One of the interesting results of this meta-analysis is that it reveals that we can be satisfied with our pay but unhappy with our jobs.3 While we may recognize that our pay is competitive for our profession and region, and in that sense be satisfied with it, this satisfaction does not necessarily translate to the job in general. Evidence of this conclusion is found in situations where practitioners leave one company to work for another without a significant increase in income.
Our relationship with money is complex, and our perceptions about pay level are subject to numerous confounding factors. In their discussion, these researchers explain adaptation level theory, a phenomenon in which "judgments of experience are relative to a reference point that shifts with past experience and current background stimuli."3 What we consider a fair level of pay at one point, such as during the interview process, may be different than what we consider fair after we have received that amount for an extended time. They also point out that "…as soon as an individual receives an increase in pay, it may be quickly psychologically ‘spent' and thereby loses its satisfying value. Indeed, rising aspirations in response to rising incomes have been documented in the subjective well-being literature."3 The literature also suggests that comparing our income with the income of other practitioners can also factor into the level of satisfaction with our own pay, since income may only be satisfying insofar as it is higher than others.3
In discussing the implications of their research, Judge et al. suggest that "for the employee, if the ultimate goal in a job is to ﬁnd one that is satisfying, given a choice, individuals would be better off weighing other job attributes more heavily than pay.… If job satisfaction can be equated with the perceived quality of one's job, then our results suggest that many employees are mistaken about what would improve the perceived quality of their work life."3 Employees often focus on income, when satisfaction with their jobs can be impacted more significantly by factors other than pay. On the other side of the negotiating table, employers must recognize that "even though level of pay may have a limited ability to satisfy, that does not mean that pay is not motivating."3 However, employers must also be aware that factors other than pay are also important contributors to job satisfaction and retention. "Given that job satisfaction is related to employee withdrawal and the ﬁnancial effects of positive job attitudes are well-documented, employers interested in having a satisﬁed workforce may need to turn elsewhere to raise job satisfaction levels."3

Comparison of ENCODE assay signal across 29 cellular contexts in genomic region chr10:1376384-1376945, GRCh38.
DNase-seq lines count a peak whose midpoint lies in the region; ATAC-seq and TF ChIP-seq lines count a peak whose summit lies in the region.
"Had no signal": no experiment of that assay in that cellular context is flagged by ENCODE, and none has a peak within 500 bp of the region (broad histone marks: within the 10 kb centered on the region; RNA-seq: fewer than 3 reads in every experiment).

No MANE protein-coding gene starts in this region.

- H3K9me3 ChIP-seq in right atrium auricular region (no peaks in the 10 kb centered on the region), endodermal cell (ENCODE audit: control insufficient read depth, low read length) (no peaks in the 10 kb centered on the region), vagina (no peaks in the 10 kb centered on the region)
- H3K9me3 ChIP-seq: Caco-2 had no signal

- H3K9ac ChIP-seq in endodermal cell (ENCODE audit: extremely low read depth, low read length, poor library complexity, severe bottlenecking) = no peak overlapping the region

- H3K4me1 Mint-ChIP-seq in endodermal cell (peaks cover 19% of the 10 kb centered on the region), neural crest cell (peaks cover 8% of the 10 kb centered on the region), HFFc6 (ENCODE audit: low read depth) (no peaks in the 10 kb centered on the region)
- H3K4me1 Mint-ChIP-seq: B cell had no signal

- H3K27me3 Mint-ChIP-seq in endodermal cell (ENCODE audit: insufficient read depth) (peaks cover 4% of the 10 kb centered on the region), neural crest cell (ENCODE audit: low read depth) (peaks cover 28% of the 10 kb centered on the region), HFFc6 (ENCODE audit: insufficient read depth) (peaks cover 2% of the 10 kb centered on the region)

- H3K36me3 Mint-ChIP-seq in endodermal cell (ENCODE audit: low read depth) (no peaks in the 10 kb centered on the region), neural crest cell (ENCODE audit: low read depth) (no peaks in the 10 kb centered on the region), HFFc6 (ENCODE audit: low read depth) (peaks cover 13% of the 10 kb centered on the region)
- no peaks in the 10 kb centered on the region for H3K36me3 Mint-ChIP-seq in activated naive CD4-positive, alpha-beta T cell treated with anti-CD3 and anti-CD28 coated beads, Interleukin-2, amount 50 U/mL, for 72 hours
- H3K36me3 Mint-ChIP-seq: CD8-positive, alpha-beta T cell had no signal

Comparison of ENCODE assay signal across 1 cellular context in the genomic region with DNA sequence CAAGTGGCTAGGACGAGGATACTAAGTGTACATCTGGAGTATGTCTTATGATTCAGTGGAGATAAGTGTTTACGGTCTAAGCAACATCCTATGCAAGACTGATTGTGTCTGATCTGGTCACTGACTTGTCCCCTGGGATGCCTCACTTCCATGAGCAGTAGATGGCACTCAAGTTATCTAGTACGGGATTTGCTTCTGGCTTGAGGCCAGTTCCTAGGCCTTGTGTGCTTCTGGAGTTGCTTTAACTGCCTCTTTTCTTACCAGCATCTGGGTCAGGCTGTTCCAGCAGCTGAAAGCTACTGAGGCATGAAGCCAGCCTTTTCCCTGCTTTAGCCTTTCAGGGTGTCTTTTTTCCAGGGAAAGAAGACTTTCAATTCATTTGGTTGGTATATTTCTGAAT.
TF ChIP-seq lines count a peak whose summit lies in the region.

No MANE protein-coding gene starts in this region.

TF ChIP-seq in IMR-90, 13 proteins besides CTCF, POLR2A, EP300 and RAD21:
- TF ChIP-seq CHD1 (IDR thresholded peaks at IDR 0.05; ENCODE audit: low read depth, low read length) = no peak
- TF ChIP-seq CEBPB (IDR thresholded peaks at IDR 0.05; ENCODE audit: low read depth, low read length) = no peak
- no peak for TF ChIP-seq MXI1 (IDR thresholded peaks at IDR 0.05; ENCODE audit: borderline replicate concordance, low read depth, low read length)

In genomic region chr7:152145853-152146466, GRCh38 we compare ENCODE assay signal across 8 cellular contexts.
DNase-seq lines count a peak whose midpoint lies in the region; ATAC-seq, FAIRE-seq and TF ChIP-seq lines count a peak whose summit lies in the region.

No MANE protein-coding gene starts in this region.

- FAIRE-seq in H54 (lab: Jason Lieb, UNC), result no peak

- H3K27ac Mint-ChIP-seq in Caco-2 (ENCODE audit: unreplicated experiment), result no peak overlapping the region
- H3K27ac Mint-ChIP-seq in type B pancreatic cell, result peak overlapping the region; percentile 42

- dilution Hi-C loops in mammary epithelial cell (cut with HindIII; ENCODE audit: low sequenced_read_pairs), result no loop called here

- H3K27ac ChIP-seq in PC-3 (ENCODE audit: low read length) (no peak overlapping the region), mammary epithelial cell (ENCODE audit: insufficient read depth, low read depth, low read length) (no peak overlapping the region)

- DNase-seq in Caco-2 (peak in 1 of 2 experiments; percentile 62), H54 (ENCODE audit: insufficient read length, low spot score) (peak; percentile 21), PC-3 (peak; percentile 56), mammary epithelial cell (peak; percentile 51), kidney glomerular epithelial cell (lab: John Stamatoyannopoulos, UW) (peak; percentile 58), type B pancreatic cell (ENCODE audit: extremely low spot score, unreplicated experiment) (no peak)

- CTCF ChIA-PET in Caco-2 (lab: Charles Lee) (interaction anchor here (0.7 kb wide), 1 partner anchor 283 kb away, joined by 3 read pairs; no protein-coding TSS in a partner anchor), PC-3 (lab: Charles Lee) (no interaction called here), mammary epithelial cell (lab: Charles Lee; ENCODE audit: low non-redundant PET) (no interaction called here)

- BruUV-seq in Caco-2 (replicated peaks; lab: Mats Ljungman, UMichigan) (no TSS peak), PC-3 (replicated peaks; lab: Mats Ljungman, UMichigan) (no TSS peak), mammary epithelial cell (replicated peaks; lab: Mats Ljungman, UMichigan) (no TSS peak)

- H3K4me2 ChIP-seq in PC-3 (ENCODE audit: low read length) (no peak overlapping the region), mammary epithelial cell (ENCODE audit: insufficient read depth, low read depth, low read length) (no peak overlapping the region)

Much of the popular discussion about pay and satisfaction assumes that these dynamics affect every person in the same way. Hofmans et al. published research in 2013 related to individual differences in the job satisfaction dynamic. They concluded that "two person types exist, for the first person type both financial and psychological reward satisfaction relate to job satisfaction, whereas for person type two only psychological reward satisfaction does."4 In short, some employees receive satisfaction from financial and psychological rewards, while others receive satisfaction only from psychological rewards. The first type of employee values financial security and has "lower affective commitment and higher turnover intention than people whose satisfaction with the job relates to psychological reward satisfaction only."4